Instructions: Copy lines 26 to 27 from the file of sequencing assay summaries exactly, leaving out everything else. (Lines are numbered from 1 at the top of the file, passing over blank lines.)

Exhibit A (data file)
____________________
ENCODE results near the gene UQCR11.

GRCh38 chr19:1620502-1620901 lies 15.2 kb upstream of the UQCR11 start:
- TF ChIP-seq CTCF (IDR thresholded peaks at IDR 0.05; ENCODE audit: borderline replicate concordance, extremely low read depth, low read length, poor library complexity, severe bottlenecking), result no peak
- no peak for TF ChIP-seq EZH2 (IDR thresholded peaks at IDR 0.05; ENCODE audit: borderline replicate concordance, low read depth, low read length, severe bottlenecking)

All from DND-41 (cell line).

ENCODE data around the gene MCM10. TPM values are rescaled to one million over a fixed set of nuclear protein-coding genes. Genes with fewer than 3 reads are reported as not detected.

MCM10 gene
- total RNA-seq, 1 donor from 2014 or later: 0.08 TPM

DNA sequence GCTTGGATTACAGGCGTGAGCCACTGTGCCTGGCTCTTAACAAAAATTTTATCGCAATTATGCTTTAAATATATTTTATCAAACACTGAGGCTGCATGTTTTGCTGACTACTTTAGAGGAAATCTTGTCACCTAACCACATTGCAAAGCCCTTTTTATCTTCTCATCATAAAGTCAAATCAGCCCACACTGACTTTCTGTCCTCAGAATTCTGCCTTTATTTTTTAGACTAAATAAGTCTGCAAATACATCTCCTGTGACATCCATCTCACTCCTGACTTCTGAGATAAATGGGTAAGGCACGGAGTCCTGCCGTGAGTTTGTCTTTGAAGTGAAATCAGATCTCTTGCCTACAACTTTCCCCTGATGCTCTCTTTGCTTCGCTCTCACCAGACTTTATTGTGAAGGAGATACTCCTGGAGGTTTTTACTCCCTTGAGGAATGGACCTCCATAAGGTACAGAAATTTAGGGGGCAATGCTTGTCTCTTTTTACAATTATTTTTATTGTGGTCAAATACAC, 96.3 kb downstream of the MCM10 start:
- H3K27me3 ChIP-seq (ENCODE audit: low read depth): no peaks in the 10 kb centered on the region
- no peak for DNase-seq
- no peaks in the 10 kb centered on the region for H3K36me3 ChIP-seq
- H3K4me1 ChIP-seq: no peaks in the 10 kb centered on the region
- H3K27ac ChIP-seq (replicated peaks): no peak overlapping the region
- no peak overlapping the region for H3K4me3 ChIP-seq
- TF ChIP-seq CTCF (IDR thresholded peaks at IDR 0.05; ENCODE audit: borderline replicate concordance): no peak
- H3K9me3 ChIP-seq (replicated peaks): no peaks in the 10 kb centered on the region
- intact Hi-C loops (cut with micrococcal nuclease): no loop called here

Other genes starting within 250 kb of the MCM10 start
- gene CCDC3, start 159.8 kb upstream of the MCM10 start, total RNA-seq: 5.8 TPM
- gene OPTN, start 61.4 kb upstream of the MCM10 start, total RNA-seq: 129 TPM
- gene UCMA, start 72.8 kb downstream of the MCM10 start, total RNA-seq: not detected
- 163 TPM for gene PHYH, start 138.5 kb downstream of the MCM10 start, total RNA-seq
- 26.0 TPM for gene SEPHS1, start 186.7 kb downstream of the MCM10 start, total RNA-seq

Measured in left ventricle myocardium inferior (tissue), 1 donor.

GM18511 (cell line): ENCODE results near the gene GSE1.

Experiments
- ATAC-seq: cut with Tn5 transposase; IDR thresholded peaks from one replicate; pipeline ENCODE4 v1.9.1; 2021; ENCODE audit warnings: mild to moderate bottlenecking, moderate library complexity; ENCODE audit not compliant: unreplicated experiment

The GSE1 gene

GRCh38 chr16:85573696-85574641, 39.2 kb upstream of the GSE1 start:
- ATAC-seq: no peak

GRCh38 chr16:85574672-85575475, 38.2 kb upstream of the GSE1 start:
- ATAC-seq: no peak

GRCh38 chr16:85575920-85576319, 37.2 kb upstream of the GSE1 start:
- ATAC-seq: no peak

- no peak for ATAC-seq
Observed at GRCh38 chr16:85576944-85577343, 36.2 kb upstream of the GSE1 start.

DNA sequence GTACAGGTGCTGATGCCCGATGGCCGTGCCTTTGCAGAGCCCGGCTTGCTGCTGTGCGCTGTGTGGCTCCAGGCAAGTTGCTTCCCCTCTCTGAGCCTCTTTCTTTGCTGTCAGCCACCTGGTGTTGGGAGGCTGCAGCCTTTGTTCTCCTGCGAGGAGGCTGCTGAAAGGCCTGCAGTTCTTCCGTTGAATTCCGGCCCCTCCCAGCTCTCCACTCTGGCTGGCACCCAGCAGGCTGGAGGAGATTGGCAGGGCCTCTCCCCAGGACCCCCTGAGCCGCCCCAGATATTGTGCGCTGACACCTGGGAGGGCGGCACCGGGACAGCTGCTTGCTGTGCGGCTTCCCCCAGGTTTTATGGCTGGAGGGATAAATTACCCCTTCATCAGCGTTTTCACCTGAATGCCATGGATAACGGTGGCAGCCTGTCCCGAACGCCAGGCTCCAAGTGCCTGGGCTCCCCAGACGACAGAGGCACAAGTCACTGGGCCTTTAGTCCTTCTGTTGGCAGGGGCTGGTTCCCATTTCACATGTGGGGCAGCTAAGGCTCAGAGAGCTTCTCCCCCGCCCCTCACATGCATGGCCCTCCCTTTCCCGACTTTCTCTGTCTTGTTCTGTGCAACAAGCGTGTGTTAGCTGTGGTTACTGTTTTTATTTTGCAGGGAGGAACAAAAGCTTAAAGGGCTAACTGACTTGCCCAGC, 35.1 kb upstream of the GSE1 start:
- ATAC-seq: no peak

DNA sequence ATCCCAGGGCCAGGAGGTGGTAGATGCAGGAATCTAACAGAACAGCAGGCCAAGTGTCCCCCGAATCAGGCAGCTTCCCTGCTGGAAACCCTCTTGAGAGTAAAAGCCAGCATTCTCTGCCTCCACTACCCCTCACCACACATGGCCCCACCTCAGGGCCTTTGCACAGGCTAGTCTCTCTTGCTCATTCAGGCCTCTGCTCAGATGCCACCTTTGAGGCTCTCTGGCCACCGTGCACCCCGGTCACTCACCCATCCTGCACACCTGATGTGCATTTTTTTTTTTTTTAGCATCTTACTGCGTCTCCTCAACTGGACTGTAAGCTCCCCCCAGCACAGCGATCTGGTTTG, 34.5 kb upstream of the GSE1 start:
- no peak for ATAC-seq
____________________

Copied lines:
GM18511 (cell line): ENCODE results near the gene GSE1.

Experiments